Phylogenetics

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Oxford University Press, 2003 - Mathematics - 239 pages
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Phylogenetics' is the reconstruction and analysis of phylogenetic (evolutionary) trees and networks based on inherited characteristics. It is a flourishing area of intereaction between mathematics, statistics, computer science and biology. The main role of phylogenetic techniques lies in evolutionary biology, where it is used to infer historical relationships between species. However, the methods are also relevant to a diverse range of fields including epidemiology, ecology, medicine,as well as linguistics and cognitive psychology This graduate-level book, based on the authors lectures at The University of Canterbury, New Zealand, focuses on the mathematical aspects of phylogenetics. It brings together the central results of the field (providing proofs of the main theorem), outlines their biological significance,and indicates how algorithms may be derived. The presentation is self-contained and relies on discrete mathematics with some probability theory. A set of exercises and at least one specialist topic ends each chapter. This book is intended for biologists interested in the mathematical theory behind phylogenetic methods, and for mathematicians, statisticians, and computer scientists eager to learn about this emerging area of discrete mathematics. 'Phylogenetics' in the 24th volume in the Oxford Lecture Series in Mathematics and its Applications. This series contains short books suitable for graduate students and researchers who want a well-writtenaccount of mathematics that is fundamental to current to research. The series emphasises future directions of research and focuses on genuine applications of mathematics to finance, engineering and the physical and biological sciences.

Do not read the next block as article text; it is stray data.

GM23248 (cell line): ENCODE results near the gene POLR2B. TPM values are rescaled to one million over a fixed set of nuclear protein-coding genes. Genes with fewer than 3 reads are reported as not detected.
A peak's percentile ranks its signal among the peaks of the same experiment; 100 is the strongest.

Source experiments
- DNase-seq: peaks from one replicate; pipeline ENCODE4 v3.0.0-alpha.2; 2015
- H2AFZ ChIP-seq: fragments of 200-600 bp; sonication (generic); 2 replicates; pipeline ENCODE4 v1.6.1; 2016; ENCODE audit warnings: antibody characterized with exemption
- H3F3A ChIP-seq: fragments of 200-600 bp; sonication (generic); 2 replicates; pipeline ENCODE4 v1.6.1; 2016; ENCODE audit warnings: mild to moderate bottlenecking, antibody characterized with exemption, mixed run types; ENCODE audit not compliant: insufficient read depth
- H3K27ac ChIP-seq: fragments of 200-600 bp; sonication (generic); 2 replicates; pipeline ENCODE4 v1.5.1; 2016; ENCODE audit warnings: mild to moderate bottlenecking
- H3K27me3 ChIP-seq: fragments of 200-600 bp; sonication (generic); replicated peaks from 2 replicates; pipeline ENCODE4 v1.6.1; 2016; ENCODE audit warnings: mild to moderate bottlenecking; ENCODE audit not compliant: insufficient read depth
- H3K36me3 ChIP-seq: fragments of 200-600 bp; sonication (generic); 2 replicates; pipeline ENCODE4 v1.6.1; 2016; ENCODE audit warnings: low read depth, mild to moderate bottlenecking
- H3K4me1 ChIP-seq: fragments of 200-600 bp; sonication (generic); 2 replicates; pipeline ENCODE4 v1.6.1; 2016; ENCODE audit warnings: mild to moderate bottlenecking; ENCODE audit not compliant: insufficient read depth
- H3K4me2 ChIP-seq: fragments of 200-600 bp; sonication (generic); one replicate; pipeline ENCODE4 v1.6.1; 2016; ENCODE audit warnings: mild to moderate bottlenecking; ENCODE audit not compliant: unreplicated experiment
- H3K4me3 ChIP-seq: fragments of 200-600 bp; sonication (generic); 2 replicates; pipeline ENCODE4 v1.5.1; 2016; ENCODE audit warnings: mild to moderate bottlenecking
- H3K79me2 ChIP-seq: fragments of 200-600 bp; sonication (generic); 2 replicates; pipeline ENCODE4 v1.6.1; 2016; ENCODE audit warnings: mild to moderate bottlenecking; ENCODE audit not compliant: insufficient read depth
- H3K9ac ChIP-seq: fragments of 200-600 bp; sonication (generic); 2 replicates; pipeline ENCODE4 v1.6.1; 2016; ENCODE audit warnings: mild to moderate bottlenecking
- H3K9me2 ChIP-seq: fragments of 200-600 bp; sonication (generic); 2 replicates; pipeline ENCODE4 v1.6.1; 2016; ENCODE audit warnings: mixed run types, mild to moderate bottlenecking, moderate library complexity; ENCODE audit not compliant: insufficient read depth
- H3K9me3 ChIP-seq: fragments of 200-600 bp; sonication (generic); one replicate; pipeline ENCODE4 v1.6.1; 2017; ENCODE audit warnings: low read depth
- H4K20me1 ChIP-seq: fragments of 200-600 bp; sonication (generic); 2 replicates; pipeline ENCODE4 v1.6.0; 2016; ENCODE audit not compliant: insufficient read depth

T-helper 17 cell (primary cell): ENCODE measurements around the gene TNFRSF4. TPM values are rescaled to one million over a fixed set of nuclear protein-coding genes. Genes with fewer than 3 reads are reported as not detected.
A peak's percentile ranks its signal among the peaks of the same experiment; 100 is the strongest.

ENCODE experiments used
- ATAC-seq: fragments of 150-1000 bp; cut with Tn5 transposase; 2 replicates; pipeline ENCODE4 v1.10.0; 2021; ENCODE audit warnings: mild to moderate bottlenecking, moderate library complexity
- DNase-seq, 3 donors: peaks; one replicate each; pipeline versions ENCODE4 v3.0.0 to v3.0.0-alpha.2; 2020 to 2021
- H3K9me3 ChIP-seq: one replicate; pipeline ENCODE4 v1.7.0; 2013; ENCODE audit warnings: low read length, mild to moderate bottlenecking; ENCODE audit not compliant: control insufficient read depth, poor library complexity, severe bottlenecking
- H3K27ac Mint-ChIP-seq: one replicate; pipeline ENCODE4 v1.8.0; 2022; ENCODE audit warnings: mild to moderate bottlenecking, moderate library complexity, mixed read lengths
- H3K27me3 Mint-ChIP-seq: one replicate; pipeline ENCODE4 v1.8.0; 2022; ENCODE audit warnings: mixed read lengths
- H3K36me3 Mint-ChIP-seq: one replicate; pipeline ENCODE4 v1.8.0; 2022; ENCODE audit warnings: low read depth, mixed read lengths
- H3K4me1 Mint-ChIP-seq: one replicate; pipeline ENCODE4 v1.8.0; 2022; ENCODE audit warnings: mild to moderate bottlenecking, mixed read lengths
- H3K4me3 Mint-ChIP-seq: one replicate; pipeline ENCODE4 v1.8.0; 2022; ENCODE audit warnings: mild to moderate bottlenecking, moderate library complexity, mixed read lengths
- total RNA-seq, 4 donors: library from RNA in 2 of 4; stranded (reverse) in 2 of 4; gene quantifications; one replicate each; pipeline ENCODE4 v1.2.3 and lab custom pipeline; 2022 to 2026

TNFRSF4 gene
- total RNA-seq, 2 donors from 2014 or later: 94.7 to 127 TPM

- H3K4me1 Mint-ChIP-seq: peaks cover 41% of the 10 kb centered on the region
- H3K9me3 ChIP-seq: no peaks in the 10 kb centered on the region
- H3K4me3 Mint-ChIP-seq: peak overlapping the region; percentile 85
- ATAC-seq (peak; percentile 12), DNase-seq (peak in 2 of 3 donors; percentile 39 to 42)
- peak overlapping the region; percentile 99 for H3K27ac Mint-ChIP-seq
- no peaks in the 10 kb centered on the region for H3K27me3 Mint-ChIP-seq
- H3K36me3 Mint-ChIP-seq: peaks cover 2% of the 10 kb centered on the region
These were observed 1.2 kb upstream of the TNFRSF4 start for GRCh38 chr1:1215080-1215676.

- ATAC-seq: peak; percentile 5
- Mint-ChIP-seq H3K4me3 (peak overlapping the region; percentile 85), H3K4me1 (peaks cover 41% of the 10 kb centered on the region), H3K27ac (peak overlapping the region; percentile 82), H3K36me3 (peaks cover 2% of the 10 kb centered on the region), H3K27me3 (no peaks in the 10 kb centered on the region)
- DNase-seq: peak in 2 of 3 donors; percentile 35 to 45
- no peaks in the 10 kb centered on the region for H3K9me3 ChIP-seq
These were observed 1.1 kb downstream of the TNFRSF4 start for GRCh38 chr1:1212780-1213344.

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Contents

Preliminaries
1
Trees and splits
43
Compatibility of characters
65
Maximum parsimony
84
Subtrees and supertrees
110
Treebased metrics
145
Markov models on trees
183
References
218
Commonly used symbols
231
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About the author (2003)

Charles Semple and Mike Steele are both in the Department of Mathematics and Statistics, University of Canterbury; Allan Wilson Centre for Molecular Ecology and Evolution, New Zealand.

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